Estimated price tag for Hong Kong’s Northern Metropolis revealed as HK$224 billion – but expert expects final bill to be much heftier

Estimated price tag for Hong Kong’s Northern Metropolis revealed as HK$224 billion – but expert expects final bill to be much heftier

A massive Hong Kong development near the border with mainland China will cost at least HK$224 billion (US$28.7 billion) to build, authorities have revealed for the first time, but an expert expects that sum will only be a fraction of the final bill.

The government told lawmakers on Wednesday the initial estimated cost of the proposed Northern Metropolis, a project that aims to turn 30,000 hectares (74,000 acres) of land in the New Territories into a housing and economic powerhouse, while noting that some developments were at different stages of study.

“We would only be able to provide more accurate estimates on the expenditure of those projects when the relevant studies or design proceed to a more mature stage,” the Development Bureau said in a reply to a lawmaker’s inquiry.

Veteran surveyor Lau Chun-kong, a former member of the government-appointed task force on land supply, said the estimate was far from final.

“The latest price tag of the project is believed to be a small part of the total cost as it is just the beginning of the land resumption,” he said.

So far, the government has rolled out plans for most of the new development areas under the blueprint. It aims to announce the rest, covering a proposed New Territories North New Town, Ngau Tam Mei and Ma Tso Lung, by the end of the year.

The proposed scheme will be in land near the border with mainland China. Photo: Martin Chan

The bureau said expenditure and estimates on land resumption and work for the development would also depend on actual arrangements, such as whether there were successful in-situ land exchange applications, or if the administration would invite the private sector to undertake large-scale projects.

The land exchange scheme allows landowners at designated sites in new development areas to pay premiums to the government and develop those lots for specific uses indicated in the statutory zoning plan.

The administration earlier said the arrangement could alleviate government cash flow pressure.

The bureau said the megaproject had recorded three successful land exchange cases, in which a private residential project was completed in 2022, four years quicker than the first public housing project scheduled in the area. But it did not provide further details.

It added that the administration would explore introducing a large-scale land development approach by granting sizeable lots to developers through tenders to build projects with investment returns, community facilities and infrastructure.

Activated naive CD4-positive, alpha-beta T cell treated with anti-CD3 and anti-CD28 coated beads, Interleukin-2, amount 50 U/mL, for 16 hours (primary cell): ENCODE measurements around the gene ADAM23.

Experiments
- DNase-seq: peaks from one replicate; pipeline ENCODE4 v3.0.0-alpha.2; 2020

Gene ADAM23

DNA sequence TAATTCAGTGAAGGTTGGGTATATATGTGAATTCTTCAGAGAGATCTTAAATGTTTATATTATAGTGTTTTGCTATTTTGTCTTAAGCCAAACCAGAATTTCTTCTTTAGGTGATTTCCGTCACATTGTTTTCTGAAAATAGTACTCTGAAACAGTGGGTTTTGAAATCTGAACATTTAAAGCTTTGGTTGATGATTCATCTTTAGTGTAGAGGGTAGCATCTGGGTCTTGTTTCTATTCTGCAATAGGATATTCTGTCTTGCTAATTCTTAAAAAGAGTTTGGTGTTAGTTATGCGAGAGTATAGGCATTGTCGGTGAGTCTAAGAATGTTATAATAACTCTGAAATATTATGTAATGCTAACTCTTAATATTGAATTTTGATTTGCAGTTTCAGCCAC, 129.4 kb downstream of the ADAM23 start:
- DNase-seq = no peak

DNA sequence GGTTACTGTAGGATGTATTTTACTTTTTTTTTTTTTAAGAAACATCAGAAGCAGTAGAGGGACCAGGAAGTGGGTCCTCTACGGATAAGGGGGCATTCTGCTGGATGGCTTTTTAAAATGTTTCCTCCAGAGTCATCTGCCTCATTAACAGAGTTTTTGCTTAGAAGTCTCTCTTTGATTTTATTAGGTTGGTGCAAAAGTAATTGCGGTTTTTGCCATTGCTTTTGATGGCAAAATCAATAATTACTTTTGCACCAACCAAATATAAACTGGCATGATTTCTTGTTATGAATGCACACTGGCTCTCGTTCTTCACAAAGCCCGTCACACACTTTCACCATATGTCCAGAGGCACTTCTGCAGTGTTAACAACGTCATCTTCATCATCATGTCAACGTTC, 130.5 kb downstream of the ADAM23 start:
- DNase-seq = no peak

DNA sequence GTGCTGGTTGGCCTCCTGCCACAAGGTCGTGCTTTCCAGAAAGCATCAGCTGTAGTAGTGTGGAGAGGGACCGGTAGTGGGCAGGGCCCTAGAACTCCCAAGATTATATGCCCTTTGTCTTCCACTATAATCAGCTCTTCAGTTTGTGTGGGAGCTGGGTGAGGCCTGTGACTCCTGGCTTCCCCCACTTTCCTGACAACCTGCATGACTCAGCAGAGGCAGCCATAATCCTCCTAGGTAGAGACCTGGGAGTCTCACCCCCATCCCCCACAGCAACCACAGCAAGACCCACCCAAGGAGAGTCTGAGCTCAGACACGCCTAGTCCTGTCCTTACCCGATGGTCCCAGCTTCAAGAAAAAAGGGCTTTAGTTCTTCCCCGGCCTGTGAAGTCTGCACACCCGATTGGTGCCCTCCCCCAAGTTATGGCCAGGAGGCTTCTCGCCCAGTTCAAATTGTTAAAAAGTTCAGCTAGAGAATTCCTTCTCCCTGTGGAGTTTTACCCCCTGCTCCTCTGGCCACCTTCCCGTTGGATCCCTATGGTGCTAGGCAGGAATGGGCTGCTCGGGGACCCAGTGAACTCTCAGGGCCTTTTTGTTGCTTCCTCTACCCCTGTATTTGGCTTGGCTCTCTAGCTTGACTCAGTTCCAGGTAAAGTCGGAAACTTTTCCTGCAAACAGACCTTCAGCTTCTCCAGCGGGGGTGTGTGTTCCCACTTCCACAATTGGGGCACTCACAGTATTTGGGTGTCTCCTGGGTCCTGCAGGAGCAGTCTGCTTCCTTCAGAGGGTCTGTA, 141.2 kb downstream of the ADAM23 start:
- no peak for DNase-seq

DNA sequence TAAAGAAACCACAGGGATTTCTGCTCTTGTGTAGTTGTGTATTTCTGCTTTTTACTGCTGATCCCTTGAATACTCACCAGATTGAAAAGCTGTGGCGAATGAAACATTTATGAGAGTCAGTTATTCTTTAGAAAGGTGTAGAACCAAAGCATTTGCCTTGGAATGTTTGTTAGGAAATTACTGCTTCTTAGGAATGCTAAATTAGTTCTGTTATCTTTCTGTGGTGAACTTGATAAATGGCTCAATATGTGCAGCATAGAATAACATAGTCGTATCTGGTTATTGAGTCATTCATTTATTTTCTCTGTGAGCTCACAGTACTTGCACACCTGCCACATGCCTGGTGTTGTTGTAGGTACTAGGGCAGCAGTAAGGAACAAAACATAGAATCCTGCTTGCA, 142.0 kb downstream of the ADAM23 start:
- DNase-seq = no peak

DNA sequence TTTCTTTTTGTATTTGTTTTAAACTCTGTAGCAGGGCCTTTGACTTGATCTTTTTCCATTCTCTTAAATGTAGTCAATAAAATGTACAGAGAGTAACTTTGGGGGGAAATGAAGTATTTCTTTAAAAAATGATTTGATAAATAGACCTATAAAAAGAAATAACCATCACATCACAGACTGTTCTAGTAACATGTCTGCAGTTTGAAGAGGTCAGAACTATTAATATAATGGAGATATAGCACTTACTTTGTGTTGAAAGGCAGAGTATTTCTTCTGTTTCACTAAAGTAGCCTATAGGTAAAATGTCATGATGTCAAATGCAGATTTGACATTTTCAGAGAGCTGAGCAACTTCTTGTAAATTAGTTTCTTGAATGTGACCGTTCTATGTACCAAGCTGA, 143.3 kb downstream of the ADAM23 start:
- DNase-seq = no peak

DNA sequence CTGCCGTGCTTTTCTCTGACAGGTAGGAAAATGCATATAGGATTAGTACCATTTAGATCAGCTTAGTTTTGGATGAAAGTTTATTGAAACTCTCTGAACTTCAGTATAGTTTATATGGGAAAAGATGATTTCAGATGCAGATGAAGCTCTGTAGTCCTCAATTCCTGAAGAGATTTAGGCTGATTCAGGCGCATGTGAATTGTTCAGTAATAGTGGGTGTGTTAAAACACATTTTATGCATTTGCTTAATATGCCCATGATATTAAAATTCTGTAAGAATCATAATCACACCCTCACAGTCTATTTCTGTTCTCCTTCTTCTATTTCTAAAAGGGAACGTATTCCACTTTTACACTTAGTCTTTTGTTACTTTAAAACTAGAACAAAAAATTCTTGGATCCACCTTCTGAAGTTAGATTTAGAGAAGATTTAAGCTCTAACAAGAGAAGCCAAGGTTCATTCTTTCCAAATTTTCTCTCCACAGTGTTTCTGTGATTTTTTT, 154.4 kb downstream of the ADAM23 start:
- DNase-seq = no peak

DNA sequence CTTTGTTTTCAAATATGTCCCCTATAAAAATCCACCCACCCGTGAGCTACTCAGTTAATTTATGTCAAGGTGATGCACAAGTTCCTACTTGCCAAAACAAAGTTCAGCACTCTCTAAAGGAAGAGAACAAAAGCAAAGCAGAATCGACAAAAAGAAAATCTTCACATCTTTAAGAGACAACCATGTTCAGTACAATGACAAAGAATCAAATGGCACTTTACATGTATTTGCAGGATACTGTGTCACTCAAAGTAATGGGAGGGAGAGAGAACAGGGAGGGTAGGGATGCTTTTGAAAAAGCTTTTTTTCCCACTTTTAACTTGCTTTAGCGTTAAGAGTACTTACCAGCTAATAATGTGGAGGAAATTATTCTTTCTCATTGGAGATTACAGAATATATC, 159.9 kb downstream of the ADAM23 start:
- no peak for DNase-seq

Noting the approach could alleviate the government’s financial burden, coordinate design for the area and expedite the development by leveraging market forces, the bureau said it would consider factors including the property market situation and sell land in an orderly manner.

Of the HK$224.79 billion estimated cost, around HK$121.81 billion is reserved for land resumption and clearance in five of the 14 development areas in the project.

Development in Kwu Tung North and Fanling North takes up the most money with a price tag of HK$86.39 billion. Funding approval for planning and an engineering study was granted in 2008, the earliest among all projects.

Hung Shiu Kiu and Ha Tsuen projects come second at HK$60.2 billion. The least was Ma Tso Lung, with only one expenditure of HK$28.9 million on a feasibility study.

It is envisioned that under the Northern Metropolis an extra 500,000 flats will be built on top of the current 400,000 to house 2.5 million people in total. Half a million jobs are also expected to be created in new development areas.

The government aims to start taking back land for major projects before 2027, with plans to resume 700 hectares mostly in the Northern Metropolis in the coming five years and the remaining 200 hectares in the latter part of the decade.



Farming families ponder future under Hong Kong government’s Northern Metropolis plans

Farming families ponder future under Hong Kong government’s Northern Metropolis plans

Surveyor Lau estimated that resuming the first 700 hectares would cost around HK$90 billion, but he said the sum had yet to include construction and infrastructure expenses which could be unpredictable given economic uncertainties and inflation.

But Lau said the land resumption cost would not pose much financial pressure on the government as the process took years and it only had to pay year by year.

Chan Kim-ching, founder of Liber Research Community, a local NGO focusing on land and development policy, said the government estimate was incomplete, as it should also include the expected costs of each piece of infrastructure and potential gains from the project.

“It would help to provide the full picture of the Northern Metropolis on its cost-performance ratio,” he said. “The government and society could hence have plans to expand or scale down the projects.”

Another proposed megaproject in Kau Yi Chau, which involves building three artificial islands off Lantau, was estimated to cost HK$580 billion with a financial return of HK$750 billion by land sales in 2022.

But the government in February announced a delay on reclamation for a few years given its financial situation and focus on the Northern Metropolis.

Other large-scale construction projects, such as the Hong Kong-Zhuhai-Macau Bridge and Guangzhou-Shenzhen-Hong Kong Express Rail Link, cost HK$120 billion and HK$84.4 billion respectively.



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